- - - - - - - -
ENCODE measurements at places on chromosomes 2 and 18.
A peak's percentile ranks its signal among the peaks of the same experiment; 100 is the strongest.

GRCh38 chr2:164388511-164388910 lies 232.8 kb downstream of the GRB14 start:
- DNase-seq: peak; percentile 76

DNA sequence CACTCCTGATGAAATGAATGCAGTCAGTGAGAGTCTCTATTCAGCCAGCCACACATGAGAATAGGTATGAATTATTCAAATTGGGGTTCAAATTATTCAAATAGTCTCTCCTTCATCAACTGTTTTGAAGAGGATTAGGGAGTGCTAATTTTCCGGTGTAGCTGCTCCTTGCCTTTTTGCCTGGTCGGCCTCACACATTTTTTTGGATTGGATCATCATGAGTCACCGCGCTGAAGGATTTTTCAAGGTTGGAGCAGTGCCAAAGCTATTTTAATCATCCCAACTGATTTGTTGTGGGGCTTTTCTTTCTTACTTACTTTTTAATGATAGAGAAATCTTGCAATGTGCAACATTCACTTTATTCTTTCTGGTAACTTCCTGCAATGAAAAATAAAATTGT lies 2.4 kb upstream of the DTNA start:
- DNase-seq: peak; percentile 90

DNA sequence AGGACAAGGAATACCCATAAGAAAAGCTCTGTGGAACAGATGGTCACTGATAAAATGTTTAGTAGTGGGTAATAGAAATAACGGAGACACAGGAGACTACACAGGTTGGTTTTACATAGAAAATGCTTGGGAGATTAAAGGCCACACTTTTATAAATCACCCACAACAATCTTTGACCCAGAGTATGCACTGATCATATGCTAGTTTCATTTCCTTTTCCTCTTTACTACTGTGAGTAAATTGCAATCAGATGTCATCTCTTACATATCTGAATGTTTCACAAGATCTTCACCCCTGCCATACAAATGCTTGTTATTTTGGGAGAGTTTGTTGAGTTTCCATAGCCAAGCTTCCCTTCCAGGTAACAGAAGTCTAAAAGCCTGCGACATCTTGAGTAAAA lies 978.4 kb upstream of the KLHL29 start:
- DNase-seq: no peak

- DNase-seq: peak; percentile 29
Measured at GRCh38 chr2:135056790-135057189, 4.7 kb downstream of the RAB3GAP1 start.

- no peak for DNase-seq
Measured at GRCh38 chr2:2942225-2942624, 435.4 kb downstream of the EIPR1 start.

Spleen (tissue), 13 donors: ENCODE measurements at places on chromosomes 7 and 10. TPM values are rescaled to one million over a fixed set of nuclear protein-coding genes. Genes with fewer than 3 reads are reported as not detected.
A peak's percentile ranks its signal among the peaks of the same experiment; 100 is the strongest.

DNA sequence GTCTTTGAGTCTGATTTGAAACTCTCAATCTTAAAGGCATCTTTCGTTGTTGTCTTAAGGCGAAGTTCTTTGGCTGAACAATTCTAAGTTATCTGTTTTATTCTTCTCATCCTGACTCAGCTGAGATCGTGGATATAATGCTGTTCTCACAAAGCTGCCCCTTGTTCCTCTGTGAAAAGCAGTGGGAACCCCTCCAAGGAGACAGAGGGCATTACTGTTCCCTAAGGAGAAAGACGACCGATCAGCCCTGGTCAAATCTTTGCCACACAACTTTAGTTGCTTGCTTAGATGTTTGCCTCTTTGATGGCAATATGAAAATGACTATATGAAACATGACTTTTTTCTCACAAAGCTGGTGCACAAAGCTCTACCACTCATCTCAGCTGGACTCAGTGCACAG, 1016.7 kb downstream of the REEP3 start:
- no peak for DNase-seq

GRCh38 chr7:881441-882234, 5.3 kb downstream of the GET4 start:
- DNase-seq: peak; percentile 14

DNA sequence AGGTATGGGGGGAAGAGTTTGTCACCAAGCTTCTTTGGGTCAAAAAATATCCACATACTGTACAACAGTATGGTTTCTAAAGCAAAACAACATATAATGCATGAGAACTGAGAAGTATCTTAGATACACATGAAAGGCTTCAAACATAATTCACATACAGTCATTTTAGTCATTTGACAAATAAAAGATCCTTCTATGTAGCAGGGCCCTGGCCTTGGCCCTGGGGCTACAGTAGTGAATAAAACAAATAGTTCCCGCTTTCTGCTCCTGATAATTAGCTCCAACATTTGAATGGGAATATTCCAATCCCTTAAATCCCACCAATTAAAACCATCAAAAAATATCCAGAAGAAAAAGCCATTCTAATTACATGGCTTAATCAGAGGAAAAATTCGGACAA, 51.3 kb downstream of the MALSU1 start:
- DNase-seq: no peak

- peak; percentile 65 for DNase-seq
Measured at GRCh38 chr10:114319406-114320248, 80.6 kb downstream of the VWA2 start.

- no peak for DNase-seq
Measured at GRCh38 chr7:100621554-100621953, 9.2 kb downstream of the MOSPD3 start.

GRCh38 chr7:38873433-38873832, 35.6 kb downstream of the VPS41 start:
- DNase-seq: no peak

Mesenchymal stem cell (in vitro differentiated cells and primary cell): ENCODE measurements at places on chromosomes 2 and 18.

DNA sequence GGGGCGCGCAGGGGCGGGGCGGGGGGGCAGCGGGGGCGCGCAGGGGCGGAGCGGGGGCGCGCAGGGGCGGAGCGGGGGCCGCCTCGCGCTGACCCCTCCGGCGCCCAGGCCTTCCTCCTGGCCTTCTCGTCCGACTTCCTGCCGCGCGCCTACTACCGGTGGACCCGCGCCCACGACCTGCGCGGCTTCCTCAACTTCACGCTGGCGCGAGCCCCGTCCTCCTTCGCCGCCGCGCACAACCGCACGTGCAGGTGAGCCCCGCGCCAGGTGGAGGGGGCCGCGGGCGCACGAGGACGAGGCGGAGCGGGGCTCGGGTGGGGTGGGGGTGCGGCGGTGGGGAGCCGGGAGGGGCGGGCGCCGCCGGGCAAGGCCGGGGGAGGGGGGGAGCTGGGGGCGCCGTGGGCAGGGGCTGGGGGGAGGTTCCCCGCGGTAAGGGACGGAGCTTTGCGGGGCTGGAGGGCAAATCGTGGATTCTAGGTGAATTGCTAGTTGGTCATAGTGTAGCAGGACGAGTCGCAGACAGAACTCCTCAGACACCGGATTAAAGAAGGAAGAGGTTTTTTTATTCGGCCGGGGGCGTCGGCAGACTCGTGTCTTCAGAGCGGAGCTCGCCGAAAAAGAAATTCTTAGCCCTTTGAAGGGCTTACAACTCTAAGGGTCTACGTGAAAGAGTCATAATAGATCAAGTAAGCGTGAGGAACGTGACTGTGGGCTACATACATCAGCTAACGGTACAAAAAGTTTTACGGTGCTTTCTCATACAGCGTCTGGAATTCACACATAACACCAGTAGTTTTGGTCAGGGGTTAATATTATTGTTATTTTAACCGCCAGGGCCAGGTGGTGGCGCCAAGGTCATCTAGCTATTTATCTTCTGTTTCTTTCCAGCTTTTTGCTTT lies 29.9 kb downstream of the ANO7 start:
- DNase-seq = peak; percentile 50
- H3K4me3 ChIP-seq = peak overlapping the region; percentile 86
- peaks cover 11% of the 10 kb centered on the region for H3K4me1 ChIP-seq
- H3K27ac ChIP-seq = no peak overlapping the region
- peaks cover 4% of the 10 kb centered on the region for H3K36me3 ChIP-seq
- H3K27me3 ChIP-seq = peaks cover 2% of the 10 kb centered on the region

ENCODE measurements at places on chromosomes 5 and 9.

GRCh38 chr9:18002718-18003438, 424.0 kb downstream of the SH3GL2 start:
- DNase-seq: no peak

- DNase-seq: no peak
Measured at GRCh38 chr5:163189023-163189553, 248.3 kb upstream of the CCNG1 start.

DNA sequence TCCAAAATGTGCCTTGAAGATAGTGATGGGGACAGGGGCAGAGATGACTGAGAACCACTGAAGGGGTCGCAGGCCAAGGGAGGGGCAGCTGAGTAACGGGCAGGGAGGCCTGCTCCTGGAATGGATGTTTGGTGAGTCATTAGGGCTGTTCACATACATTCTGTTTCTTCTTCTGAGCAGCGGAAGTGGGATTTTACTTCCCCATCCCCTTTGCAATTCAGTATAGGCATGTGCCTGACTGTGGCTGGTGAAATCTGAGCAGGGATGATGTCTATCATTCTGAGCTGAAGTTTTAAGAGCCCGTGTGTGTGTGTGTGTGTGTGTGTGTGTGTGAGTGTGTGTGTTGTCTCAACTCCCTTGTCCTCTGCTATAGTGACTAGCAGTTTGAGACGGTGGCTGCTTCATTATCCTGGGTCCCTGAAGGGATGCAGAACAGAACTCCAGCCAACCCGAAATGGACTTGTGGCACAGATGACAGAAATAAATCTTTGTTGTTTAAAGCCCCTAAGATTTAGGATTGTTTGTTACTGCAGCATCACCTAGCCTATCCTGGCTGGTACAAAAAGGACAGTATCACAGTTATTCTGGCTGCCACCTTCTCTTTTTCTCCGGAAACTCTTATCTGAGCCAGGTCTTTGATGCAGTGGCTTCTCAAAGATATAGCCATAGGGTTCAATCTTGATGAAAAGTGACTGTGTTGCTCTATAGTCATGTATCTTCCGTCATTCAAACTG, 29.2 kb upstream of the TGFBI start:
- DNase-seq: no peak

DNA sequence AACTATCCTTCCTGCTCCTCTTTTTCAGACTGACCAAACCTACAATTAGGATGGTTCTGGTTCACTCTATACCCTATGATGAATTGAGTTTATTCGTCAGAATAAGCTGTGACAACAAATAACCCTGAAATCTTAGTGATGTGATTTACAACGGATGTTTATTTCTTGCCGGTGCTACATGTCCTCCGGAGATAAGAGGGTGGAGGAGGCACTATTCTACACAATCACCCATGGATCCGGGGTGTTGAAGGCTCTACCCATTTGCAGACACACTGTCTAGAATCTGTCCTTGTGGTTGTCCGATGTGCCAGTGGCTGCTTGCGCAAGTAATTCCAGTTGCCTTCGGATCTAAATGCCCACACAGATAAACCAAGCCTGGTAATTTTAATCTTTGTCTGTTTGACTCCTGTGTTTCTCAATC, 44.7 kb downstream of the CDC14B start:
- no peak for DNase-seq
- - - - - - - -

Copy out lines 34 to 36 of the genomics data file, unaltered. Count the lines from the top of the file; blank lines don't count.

- H3K27me3 ChIP-seq = peaks cover 2% of the 10 kb centered on the region

ENCODE measurements at places on chromosomes 5 and 9.

GRCh38 chr9:18002718-18003438, 424.0 kb downstream of the SH3GL2 start: